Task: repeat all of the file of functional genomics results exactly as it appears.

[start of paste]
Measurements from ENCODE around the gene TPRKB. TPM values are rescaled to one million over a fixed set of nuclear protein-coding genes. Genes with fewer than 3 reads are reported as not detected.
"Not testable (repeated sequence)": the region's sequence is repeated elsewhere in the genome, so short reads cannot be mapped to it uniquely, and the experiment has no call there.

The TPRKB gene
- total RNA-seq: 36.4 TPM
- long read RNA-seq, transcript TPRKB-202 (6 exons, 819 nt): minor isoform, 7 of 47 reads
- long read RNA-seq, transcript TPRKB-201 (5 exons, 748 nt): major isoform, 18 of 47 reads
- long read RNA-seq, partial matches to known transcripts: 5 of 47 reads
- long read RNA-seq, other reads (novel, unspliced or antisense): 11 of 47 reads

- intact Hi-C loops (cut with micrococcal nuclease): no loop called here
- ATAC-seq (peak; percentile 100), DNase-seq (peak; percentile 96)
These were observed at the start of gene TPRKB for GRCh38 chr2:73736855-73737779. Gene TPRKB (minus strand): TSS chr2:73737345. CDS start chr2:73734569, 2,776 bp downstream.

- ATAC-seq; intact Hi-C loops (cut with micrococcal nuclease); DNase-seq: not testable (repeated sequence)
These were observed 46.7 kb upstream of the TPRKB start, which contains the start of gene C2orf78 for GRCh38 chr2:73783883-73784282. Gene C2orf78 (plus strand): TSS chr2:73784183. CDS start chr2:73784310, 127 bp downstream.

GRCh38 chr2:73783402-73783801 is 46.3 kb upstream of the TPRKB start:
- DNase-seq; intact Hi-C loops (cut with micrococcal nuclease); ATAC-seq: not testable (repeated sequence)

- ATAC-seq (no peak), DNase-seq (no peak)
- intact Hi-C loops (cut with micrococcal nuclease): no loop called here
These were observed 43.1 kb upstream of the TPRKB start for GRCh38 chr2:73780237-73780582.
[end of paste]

Measurements from ENCODE around the gene TPRKB. TPM values are rescaled to one million over a fixed set of nuclear protein-coding genes. Genes with fewer than 3 reads are reported as not detected.
"Not testable (repeated sequence)": the region's sequence is repeated elsewhere in the genome, so short reads cannot be mapped to it uniquely, and the experiment has no call there.

The TPRKB gene
- total RNA-seq: 36.4 TPM
- long read RNA-seq, transcript TPRKB-202 (6 exons, 819 nt): minor isoform, 7 of 47 reads
- long read RNA-seq, transcript TPRKB-201 (5 exons, 748 nt): major isoform, 18 of 47 reads
- long read RNA-seq, partial matches to known transcripts: 5 of 47 reads
- long read RNA-seq, other reads (novel, unspliced or antisense): 11 of 47 reads

- intact Hi-C loops (cut with micrococcal nuclease): no loop called here
- ATAC-seq (peak; percentile 100), DNase-seq (peak; percentile 96)
These were observed at the start of gene TPRKB for GRCh38 chr2:73736855-73737779. Gene TPRKB (minus strand): TSS chr2:73737345. CDS start chr2:73734569, 2,776 bp downstream.

- ATAC-seq; intact Hi-C loops (cut with micrococcal nuclease); DNase-seq: not testable (repeated sequence)
These were observed 46.7 kb upstream of the TPRKB start, which contains the start of gene C2orf78 for GRCh38 chr2:73783883-73784282. Gene C2orf78 (plus strand): TSS chr2:73784183. CDS start chr2:73784310, 127 bp downstream.

GRCh38 chr2:73783402-73783801 is 46.3 kb upstream of the TPRKB start:
- DNase-seq; intact Hi-C loops (cut with micrococcal nuclease); ATAC-seq: not testable (repeated sequence)

- ATAC-seq (no peak), DNase-seq (no peak)
- intact Hi-C loops (cut with micrococcal nuclease): no loop called here
These were observed 43.1 kb upstream of the TPRKB start for GRCh38 chr2:73780237-73780582.